Aaron Otto

[ Age 91 ] The Baltimore resident produced television and radio programs for the Baltimore-Washington region.

December 24, 2006|By John-John Williams IV Sun reporter

Aaron "Henry" Otto, a local television producer and syndicator for more than 30 years, died of melanoma Thursday at Gilchrist Center for Hospice Care. The longtime Baltimore resident was 91.

Born in Hegins, Pa., to vegetable farmers, Mr. Otto graduated from Hegins Township High School in 1933 and became the first member of his family to graduate from college when he received a bachelor's degree in political science and history in 1939.

While attending Ursinus College in Collegeville, Pa., Mr. Otto was a varsity wrestler and football player, and sang in a quartet and trio. He also waited tables.

Mr. Otto met his wife, the former Elizabeth Marie Trautman, on a blind date shortly after graduating from college. She died in 1988.

Mr. Otto served in the Army from 1943 to 1946 and 1950 to 1952. During World War II, Mr. Otto was athletic director at the Medical Replacement Training Center at Camp Pickett, Va., and chief of the Medical Rehabilitation Service at Northington General Hospital in Tuscaloosa, Ala. He also served as a public relations officer for the Eastern Pennsylvania Military District. In 1950, he was recalled to active duty and served as executive officer of the Armed Forces Radio Network in Korea.

"He always enjoyed radio as a boy," said son Greg Otto of Baltimore. "That was his love. That is how he learned about the world. Radio led to television."

In 1952, Mr. Otto took a job in Baltimore as an associate producer with a company owned by an Army buddy, Brent Gunts Productions in Baltimore. Otto and Gunts went on to collaborate on successful local TV variety and game shows, including Shadow Stumpers, Reward for Talent, You Said It and The Brent Gunts Show.

Mr. Otto had an affinity for game shows. "He would take hours and hours working on questions," his son said. "He would try [the questions] out on us. He loved the challenge."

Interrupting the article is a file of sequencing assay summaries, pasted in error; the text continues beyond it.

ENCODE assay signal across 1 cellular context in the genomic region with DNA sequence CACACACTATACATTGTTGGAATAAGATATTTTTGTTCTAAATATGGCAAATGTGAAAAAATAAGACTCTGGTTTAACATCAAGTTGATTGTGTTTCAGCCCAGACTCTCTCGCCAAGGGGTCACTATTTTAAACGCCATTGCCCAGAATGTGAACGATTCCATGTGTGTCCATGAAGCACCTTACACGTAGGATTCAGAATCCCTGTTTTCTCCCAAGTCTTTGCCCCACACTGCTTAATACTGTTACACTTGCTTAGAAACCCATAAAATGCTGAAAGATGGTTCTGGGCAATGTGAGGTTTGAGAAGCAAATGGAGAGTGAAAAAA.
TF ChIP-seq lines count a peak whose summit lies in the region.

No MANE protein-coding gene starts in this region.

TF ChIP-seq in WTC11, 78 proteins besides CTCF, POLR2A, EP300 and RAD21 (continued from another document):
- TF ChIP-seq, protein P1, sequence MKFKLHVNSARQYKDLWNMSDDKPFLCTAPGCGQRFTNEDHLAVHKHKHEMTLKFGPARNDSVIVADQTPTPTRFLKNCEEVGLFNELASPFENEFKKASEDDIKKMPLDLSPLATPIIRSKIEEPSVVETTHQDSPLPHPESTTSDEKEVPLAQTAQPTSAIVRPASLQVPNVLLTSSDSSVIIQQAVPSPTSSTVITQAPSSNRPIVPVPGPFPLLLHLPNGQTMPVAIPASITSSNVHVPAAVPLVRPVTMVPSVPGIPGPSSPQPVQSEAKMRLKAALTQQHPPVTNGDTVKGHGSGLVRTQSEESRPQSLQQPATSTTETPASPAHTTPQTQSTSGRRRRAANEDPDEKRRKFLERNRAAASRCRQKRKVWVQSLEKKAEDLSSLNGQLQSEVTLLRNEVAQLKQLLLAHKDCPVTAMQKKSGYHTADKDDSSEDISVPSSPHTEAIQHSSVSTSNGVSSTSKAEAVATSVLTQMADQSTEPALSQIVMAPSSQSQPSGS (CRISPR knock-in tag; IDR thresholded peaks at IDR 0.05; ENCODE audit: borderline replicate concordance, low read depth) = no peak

In 1958, Mr. Otto formed his own company, Henry Otto Enterprises. The company produced live television and radio programming for the Baltimore-Washington market and for syndication.

Popular shows included What's New With the Lewans, Science Detective, Mr. Holiday, Hollywood Beat, the One O'Clock Show and What Do You Think?, which was eventually adapted as Match Game for network television.

Mr. Otto's company also worked with VanSant Dugdale, a Baltimore-based advertising company. The two collaborated on commercials for The Today Show, The Tonight Show and The Merv Griffin Show.

"He was a great negotiator," recalled, Phil Scharper, who worked with Mr. Otto for 10 years at VanSant Dugdale. "[He was] very strong and upstanding and a good leader," Mr. Scharper said.

Mr. Otto's most famous work came with his involvement in the production and syndication of the documentary television series American Lifestyle. The award-winning show, which aired during the 1970s, was filmed on location and portrayed the lives of such figures as Thomas Edison, Helen Keller, Louis Armstrong and Henry Ford. During the show's 10-year run, it was hosted by E.G. Marshall, Hugh Downs and Cliff Robertson.

Mr. Otto retired in the early 1980s and traveled around the United States and to China, Greece, Turkey and Russia.

Mr. Otto was also an amateur drummer who loved to sing barbershop-style. He was a member of the Society for the Preservation and Encouragement of Barbershop Quartet Singing in America. He also enjoyed Dixieland jazz and swing music.

Other interests included history, geography, politics, gardening, and writing and collecting limericks.

Private services will be held at the Indiantown Gap National Cemetery in Pennsylvania.

In addition to his son, Mr. Otto is survived by one daughter, Patricia Ann Hooker, of Endicott, N.Y.; two grandsons; and a longtime companion, Harriet M. Little.

john-john.williams@baltsun.com

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